On the development side, we can pursue as many as 25 or more products in smaller quantities, everything from grams to hundreds of kilograms used in various phases of development.

[Alex Hesman – Wells Capital Management]

Do you have any of the core products come off patent over the year?

Joseph Carleone

One of our core products went off patent in the U.S. in this past year. It’s still on patent in Europe and other countries in the world. That does reflect in reduced quantities for that particular product over time.

[Alex Hesman – Wells Capital Management]

How about any in 2010?

Joseph Carleone

There are no other core products that go off patent in 2010. I do need to point out that a couple of our smaller core products in the Oncology area have been off patent for many, many years. They’re 30 year old products but we’re still the only producer of those. The generic companies just haven’t picked those up and we continue to manufacture them for the branded drug manufacturers.

[Alex Hesman – Wells Capital Management]

On the environment charge, was the decision to do that required by the government or did you just make that decision to speed up the completion of the project?

John Gibson

That was discretionary. We were not ordered to do anything. As we began to understand the flow of ground water which is very difficult in this geology, it became apparent it was slower than we had originally anticipated, which means you add years to how long you would have to remediate.

So we believe that that cost the additional years exceeded, putting in an additional well or two and piping that water to the remediation facility. But we work very closely with the State. They’re fully aware of everything we plan to do, have done and plan to do.

[Alex Hesman – Wells Capital Management]

Could you just remind us again of the process that’s going on? You’re withdrawing water and processing it and then re-injecting it. Is that basically how we can understand it?

John Gibson

Yes, but not exactly. What is different about ours is that we motivate for lack of a better word, in situ remediation, which means that we add a chemical to the water that we’ve withdrawn and that chemical then encourages the growth of anaerobic organisms in the water as it returns to the underground.

Those organisms then in search of oxygen; decompose and that become that organisms’ source of oxygen and the Perchlorate dust is decomposed. We believe this is a more efficient and less costly manner in which to treat the water than if you were trying to do the same all above ground.

[Alex Hesman – Wells Capital Management]

So by doing this upfront, or drilling more withdrawal wells, are we going to decrease the potential costs down the road?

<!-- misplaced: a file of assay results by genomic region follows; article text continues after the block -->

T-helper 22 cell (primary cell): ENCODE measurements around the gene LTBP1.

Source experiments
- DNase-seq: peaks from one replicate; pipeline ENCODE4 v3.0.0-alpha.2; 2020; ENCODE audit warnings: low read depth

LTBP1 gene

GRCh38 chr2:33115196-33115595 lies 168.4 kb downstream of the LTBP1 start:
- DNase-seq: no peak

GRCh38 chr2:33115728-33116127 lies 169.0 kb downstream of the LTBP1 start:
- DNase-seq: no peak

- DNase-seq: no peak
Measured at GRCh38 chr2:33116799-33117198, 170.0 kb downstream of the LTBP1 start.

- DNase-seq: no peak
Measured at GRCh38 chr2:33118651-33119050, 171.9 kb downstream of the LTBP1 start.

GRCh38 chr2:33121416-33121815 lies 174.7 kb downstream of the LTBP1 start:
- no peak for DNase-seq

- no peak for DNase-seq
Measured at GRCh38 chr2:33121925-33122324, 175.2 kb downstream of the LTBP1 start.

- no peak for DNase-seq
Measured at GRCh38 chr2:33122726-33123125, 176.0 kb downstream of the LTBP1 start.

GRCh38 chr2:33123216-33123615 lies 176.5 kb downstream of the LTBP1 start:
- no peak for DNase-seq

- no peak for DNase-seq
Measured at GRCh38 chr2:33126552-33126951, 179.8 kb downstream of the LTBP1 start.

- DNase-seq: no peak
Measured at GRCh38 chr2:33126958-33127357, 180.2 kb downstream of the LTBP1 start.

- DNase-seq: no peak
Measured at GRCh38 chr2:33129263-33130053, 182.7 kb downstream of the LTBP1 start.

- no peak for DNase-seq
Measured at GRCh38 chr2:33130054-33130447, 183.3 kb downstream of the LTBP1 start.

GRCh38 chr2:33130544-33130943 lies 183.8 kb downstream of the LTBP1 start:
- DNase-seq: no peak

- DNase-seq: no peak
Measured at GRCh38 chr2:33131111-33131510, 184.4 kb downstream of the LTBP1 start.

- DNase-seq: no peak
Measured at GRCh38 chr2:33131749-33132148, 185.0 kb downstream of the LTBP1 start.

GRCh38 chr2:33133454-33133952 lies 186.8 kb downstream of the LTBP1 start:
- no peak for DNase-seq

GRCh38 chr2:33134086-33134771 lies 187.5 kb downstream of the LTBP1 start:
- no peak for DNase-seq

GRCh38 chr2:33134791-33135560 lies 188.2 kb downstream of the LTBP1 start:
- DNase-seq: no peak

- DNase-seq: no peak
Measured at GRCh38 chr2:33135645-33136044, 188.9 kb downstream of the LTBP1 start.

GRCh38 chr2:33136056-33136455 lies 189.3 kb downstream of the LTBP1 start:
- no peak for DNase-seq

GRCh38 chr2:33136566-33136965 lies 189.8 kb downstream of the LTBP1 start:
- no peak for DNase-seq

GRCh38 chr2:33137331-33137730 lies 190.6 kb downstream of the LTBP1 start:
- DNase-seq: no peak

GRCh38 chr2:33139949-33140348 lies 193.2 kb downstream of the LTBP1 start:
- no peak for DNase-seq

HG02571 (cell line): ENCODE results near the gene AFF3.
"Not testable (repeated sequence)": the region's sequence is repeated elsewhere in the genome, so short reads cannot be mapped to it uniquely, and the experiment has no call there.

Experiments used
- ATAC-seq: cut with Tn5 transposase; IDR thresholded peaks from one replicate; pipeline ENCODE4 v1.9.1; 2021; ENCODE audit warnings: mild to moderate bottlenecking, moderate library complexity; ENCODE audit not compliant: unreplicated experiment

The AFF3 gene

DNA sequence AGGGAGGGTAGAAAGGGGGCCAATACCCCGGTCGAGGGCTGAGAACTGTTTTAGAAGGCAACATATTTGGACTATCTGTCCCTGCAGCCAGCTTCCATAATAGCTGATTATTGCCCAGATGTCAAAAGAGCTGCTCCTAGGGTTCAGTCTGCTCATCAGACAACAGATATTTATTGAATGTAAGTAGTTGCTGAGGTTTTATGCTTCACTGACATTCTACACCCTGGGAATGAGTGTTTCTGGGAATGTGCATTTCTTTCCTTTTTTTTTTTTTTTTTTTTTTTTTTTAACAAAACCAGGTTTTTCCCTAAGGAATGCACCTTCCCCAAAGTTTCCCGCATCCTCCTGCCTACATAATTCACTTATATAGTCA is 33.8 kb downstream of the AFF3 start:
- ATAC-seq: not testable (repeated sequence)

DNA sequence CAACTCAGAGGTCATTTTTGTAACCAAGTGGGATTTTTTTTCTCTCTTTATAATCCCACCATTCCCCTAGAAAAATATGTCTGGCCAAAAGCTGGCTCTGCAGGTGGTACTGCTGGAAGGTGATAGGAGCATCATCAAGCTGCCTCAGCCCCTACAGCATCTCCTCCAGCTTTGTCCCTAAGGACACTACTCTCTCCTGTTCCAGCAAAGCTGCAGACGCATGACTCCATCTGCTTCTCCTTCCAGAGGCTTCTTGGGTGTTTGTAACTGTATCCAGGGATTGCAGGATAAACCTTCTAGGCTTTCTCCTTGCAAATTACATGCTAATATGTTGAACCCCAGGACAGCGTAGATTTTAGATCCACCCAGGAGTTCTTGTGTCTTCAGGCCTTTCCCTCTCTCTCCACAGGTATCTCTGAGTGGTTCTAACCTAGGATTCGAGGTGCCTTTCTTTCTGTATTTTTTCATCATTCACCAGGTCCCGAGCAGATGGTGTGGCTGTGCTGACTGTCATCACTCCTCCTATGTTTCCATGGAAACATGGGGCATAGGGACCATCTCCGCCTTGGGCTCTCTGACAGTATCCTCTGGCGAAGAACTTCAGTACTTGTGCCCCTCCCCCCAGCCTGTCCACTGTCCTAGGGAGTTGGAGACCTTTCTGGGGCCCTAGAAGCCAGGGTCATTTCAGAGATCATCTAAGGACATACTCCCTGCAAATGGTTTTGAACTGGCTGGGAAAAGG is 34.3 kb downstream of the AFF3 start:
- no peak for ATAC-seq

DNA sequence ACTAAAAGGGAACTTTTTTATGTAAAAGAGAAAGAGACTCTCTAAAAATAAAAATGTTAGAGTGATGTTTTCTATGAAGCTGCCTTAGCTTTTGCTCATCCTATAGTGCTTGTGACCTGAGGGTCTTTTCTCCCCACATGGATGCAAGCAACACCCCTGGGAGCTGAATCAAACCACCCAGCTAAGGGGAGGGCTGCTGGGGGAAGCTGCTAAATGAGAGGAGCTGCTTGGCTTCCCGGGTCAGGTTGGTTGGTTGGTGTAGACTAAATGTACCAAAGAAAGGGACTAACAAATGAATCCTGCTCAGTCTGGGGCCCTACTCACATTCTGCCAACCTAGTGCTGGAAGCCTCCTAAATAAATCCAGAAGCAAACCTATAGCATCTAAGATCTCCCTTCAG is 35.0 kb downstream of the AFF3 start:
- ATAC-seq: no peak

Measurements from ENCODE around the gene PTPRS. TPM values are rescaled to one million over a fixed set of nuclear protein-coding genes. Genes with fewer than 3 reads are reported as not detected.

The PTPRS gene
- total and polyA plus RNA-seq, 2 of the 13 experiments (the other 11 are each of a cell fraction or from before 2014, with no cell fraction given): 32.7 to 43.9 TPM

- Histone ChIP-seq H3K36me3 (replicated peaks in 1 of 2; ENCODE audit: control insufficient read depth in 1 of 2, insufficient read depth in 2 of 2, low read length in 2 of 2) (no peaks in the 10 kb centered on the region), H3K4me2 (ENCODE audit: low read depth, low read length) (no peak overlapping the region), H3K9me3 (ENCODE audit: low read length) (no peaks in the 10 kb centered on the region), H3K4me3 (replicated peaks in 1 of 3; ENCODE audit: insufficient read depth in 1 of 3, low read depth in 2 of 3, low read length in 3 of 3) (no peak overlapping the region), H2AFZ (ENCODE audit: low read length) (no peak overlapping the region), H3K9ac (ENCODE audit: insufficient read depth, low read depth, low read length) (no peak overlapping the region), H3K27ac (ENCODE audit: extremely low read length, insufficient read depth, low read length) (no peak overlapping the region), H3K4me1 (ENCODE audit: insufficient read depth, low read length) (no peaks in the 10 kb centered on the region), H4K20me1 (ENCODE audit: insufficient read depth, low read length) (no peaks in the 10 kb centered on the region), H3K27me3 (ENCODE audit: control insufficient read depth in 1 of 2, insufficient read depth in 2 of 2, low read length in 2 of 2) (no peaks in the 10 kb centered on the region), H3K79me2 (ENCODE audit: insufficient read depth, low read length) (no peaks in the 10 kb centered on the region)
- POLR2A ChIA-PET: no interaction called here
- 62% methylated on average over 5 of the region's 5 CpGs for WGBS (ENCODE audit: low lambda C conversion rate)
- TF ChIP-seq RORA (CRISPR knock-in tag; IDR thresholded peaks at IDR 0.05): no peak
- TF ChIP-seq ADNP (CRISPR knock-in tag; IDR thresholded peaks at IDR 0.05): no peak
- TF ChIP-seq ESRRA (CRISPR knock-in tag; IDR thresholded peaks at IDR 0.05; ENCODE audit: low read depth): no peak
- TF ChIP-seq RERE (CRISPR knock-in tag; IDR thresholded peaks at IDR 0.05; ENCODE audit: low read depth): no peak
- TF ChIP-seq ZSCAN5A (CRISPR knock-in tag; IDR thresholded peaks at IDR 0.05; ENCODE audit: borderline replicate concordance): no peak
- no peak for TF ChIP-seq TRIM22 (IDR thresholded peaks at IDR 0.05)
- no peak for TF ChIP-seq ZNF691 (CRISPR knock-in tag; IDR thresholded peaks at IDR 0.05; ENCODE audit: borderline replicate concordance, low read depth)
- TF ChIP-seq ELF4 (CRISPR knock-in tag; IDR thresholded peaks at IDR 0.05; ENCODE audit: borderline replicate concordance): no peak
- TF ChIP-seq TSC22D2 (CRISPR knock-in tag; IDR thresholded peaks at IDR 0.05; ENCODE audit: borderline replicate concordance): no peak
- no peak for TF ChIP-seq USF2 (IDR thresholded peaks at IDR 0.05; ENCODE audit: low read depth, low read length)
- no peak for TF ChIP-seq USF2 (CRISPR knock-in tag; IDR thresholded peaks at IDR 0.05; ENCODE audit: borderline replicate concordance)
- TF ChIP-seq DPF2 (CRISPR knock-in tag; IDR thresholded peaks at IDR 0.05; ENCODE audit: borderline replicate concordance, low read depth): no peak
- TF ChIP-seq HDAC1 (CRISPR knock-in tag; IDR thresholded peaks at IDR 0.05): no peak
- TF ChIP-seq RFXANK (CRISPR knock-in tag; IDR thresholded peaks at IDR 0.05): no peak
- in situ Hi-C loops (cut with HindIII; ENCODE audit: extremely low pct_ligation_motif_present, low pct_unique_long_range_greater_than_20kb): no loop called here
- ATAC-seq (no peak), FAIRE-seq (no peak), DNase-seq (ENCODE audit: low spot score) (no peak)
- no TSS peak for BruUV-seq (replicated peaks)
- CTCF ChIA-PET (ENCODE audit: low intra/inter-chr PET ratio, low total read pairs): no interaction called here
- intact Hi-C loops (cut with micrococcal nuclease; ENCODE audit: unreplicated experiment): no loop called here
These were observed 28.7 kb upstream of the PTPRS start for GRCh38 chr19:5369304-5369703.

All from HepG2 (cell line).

John Gibson

That’s the whole idea. For a given period of time you decrease the cost by decreasing the number of years. But the point of it is that you will have water for lack of a better term, richer than you’re now injecting or more of it, so that shortens the period of time.

The annual cost may actually be a little bit higher, but the time that you operate the facility will be reduced significantly. I think initially I believe it was forecast as 40 years and we’re reducing that significantly by doing what we’re doing.

Dana Kelley

I agree with what John’s saying. They’re related to the discretionary decision that we made to invest in this additional technology and equipment. It is based on a discounted cash flow modeling analysis which looked at the expected cost and cash of running the remediation status quo compared to the cash flow that we would need to invest to make additional equipment, but then operate it over a shorter period of time.

And based on those analysis it easily supported our investment into the additional equipment at this point.

Operator

Your next question comes from [Bruce Bauman – Franklin]

[Bruce Bauman – Franklin]

Could you give us an idea what the CapEx budget is for the year apart from the remediation spending?

John Gibson

I think it’s $14 million.

Dana Kelley

We have guidance in the range of $10 million to $14 million with that range being discretion on the three projects that are under evaluation.

[Bruce Bauman – Franklin]

Do you expect to spend the $13.7 million in a single year or what’s the time frame for that?

John Gibson

No, this is over time.

Dana Kelley

Up to $13.7 million, just over $9 million is what is in non remediation instead of the capital investment expenses. So the time extends over a period of approximately two years. The balance of it is spread over the full life of the project in annual operating costs.

[Bruce Bauman – Franklin]

Is it discounted in any way?

Dana Kelley

It is not.

Operator

Your next question comes from [George Gets – Private Investor]

[George Gets – Private Investor]

Getting back to the remedial charge you’re been discussing, I take it the company has no recourse as far as a claim with its insurance carriers over some of the capital costs of the extra expense involved?

Dana Kelley

It’s not an insured claim.

[George Gets – Private Investor]

The company has filed an insurance claim or hasn’t?

Dana Kelley

It’s not an insured cost. It’s not an insured claim.

Operator

There are no further questions at this time.

John Gibson

Thank you all of you for participating today. We look forward to talking with you in February.